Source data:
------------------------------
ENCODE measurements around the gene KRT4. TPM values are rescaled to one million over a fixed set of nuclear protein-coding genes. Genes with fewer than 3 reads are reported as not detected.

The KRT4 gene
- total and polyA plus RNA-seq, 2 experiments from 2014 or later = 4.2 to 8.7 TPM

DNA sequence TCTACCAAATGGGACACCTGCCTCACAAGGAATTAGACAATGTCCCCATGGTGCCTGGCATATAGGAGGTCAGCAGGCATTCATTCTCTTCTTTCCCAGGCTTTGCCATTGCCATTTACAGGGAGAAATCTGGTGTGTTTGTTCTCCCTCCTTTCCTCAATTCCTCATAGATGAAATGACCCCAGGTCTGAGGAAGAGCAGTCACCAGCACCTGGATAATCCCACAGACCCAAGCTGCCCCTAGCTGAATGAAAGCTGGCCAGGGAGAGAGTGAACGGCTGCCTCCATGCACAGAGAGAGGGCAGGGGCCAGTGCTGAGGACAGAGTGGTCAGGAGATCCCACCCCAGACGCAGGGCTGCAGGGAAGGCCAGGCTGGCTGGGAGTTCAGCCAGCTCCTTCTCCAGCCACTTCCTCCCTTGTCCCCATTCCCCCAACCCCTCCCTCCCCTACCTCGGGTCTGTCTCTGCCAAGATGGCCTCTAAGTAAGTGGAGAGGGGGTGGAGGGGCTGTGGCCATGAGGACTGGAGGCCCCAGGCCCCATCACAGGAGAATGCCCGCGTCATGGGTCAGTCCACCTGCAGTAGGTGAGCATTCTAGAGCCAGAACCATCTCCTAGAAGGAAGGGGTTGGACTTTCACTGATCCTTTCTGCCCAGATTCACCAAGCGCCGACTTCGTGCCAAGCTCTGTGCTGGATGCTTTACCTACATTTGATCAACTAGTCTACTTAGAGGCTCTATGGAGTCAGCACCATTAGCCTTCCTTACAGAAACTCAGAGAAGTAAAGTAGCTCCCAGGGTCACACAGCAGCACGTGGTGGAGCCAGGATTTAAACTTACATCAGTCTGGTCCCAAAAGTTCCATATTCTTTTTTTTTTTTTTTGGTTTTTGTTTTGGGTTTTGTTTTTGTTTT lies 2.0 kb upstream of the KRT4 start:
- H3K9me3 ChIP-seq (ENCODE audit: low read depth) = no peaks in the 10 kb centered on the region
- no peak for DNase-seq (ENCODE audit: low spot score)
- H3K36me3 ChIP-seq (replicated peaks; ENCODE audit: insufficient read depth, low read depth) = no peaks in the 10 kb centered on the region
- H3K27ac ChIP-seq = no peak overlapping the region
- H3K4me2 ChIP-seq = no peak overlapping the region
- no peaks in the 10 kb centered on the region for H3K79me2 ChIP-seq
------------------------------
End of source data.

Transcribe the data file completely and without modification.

ENCODE measurements around the gene KRT4. TPM values are rescaled to one million over a fixed set of nuclear protein-coding genes. Genes with fewer than 3 reads are reported as not detected.

The KRT4 gene
- total and polyA plus RNA-seq, 2 experiments from 2014 or later = 4.2 to 8.7 TPM

DNA sequence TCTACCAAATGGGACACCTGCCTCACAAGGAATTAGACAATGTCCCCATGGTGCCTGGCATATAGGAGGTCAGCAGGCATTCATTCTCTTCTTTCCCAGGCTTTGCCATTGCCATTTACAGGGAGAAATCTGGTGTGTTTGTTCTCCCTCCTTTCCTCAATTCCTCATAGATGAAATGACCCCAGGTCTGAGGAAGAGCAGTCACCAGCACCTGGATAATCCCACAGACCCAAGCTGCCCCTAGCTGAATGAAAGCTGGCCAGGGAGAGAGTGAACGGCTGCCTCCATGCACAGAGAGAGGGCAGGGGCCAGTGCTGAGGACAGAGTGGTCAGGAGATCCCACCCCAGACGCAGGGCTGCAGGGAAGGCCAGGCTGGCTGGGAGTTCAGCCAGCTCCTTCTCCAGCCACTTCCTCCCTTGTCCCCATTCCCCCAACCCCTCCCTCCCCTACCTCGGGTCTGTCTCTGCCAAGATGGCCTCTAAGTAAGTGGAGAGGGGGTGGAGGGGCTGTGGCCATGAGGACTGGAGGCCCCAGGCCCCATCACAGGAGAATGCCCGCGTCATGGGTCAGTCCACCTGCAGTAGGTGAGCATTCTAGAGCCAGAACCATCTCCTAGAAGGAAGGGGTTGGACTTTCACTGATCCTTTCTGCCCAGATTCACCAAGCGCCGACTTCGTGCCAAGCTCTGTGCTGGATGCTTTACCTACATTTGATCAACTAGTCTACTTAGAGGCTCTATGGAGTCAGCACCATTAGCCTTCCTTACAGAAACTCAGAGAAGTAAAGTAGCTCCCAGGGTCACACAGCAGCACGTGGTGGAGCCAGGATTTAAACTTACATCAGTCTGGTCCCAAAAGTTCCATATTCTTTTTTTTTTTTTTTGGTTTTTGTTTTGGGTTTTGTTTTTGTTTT lies 2.0 kb upstream of the KRT4 start:
- H3K9me3 ChIP-seq (ENCODE audit: low read depth) = no peaks in the 10 kb centered on the region
- no peak for DNase-seq (ENCODE audit: low spot score)
- H3K36me3 ChIP-seq (replicated peaks; ENCODE audit: insufficient read depth, low read depth) = no peaks in the 10 kb centered on the region
- H3K27ac ChIP-seq = no peak overlapping the region
- H3K4me2 ChIP-seq = no peak overlapping the region
- no peaks in the 10 kb centered on the region for H3K79me2 ChIP-seq